As a member of the media for nearly 25 years, I have a long record of reaching out to Muslims. Muslim leaders have invited me to speak at major mosques. In addition, I have studied Arabic and Islam, have visited most Arab and many other Muslim countries and conducted interfaith dialogues with Muslims in the United Arab Emirates as well as in the U.S. Politically, I have supported creation of a Palestinian state and supported (mistakenly, I now believe) the Oslo accords.
Hundreds of millions of non-Muslims want honest answers to these questions, even if the only answer you offer is, "Yes, we have real problems in Islam." Such an acknowledgment is infinitely better — for you and for the world — than dismissing us as anti-Muslim.
We await your response.
I'm waiting too ...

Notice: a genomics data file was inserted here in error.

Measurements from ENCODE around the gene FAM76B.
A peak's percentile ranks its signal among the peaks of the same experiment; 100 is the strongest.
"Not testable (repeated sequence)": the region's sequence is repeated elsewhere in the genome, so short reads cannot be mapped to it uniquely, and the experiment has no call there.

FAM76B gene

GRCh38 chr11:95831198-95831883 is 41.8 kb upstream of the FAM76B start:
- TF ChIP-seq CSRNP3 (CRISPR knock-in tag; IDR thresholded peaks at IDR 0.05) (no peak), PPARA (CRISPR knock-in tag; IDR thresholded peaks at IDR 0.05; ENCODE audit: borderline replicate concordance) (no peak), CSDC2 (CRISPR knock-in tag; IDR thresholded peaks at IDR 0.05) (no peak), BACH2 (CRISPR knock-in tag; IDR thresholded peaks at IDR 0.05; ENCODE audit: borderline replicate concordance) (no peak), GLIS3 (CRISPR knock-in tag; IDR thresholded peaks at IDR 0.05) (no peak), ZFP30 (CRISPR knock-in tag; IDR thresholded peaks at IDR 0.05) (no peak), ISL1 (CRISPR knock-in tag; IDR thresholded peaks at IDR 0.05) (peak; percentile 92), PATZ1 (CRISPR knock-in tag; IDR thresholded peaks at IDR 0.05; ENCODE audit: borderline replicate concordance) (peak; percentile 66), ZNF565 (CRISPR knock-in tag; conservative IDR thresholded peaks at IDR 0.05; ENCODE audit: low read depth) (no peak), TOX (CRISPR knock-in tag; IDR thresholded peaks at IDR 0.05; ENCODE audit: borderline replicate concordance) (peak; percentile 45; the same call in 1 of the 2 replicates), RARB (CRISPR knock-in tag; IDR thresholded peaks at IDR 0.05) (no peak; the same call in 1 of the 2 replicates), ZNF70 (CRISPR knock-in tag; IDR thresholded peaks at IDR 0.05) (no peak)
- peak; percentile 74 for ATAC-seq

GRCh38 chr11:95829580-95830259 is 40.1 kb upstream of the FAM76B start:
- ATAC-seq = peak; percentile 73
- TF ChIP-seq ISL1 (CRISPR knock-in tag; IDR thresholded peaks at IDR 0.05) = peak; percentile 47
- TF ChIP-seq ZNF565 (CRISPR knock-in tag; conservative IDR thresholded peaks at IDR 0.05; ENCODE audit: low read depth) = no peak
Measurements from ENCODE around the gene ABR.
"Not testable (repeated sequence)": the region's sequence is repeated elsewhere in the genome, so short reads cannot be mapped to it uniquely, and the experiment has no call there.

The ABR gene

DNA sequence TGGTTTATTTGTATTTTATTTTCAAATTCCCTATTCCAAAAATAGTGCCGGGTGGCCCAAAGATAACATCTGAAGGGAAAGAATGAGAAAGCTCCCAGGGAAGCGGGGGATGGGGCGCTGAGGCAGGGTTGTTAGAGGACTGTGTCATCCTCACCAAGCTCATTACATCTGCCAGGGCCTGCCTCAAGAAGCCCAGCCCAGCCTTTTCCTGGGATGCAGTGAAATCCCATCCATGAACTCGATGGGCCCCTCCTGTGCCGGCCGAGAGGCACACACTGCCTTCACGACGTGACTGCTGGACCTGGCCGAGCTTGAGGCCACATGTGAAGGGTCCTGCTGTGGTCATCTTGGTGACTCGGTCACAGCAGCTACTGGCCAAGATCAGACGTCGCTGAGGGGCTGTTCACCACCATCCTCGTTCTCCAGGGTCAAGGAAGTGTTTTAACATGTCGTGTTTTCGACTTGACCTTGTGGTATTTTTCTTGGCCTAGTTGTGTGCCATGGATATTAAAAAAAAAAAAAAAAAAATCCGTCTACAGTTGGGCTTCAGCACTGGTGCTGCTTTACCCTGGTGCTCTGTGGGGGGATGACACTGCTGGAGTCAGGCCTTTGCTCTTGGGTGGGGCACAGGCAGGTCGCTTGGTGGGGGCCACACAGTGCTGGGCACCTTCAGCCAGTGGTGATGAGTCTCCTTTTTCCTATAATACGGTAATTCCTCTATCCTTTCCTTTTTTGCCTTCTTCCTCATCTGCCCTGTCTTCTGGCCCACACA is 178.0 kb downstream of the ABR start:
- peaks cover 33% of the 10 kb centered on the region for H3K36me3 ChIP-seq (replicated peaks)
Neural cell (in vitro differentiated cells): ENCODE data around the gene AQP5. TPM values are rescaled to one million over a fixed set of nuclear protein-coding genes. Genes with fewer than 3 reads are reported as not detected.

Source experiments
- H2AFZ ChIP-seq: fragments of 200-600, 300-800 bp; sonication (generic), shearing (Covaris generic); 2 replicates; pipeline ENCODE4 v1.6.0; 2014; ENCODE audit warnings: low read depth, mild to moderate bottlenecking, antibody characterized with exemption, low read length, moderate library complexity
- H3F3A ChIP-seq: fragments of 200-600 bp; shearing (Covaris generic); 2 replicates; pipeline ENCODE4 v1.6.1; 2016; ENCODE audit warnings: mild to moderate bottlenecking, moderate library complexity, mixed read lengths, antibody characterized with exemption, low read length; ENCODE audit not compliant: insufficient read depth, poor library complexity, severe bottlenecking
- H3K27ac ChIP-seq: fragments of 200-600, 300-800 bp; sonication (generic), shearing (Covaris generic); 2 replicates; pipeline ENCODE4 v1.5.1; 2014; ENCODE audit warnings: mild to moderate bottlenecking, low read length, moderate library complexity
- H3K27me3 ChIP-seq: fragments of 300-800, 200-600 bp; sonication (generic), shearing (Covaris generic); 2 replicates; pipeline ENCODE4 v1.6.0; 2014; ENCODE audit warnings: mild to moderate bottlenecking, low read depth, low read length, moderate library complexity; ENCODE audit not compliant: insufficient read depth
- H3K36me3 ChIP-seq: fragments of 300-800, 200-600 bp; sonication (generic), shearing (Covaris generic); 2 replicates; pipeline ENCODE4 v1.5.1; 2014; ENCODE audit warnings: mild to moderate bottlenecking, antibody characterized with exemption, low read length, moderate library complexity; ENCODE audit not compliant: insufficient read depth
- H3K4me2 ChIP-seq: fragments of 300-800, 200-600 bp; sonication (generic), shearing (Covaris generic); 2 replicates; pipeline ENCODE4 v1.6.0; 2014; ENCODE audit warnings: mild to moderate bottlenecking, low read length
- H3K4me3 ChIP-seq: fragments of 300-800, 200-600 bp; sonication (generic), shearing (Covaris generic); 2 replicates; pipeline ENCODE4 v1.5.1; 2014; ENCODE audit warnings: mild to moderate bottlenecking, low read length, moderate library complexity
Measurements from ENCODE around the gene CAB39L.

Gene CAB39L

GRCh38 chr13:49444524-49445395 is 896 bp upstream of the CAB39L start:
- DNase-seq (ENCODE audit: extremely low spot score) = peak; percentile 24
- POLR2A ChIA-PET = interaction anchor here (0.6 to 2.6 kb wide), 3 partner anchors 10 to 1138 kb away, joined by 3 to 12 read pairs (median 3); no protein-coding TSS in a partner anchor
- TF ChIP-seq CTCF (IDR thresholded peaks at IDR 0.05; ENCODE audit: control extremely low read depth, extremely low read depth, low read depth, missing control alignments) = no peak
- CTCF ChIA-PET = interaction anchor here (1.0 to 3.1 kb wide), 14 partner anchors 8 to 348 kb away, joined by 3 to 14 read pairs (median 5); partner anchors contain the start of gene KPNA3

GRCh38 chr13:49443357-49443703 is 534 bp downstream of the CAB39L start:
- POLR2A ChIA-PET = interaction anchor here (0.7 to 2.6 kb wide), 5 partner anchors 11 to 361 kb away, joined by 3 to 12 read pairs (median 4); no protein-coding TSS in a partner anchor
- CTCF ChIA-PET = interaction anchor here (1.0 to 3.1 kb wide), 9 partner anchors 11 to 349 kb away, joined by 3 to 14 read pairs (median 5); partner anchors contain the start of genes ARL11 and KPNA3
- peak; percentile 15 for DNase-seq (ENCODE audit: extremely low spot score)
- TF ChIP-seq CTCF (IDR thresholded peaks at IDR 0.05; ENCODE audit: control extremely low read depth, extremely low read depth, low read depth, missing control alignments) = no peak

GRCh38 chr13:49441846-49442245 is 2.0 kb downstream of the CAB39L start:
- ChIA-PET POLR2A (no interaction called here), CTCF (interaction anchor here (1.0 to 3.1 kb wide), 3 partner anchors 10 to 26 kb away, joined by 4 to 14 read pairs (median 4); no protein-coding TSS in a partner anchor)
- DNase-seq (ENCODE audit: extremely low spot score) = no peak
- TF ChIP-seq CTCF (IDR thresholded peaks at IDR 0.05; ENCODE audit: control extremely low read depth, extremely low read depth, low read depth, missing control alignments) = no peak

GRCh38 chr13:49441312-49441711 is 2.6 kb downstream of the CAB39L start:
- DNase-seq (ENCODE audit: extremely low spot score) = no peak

Sorry I haven't been posting very much lately. Not only have I had to contend with a recent court hearing, but I've got to keep on top of the end-of-the-semester grind in school, but today, something came up that was worth sharing with ya'll.
I'll bet this story sounds like a story you'd find in the California media:
The quake, which struck about 3 p.m. Saturday, raised eyebrows and worried children, but caused no damage. The U.S. Geological Survey took note of the event but did not report its magnitude as of late Saturday.
... right? No ... WRONG! This was a shaker that occured here in the Summerville area, right where I live, according to this Post and Courier story.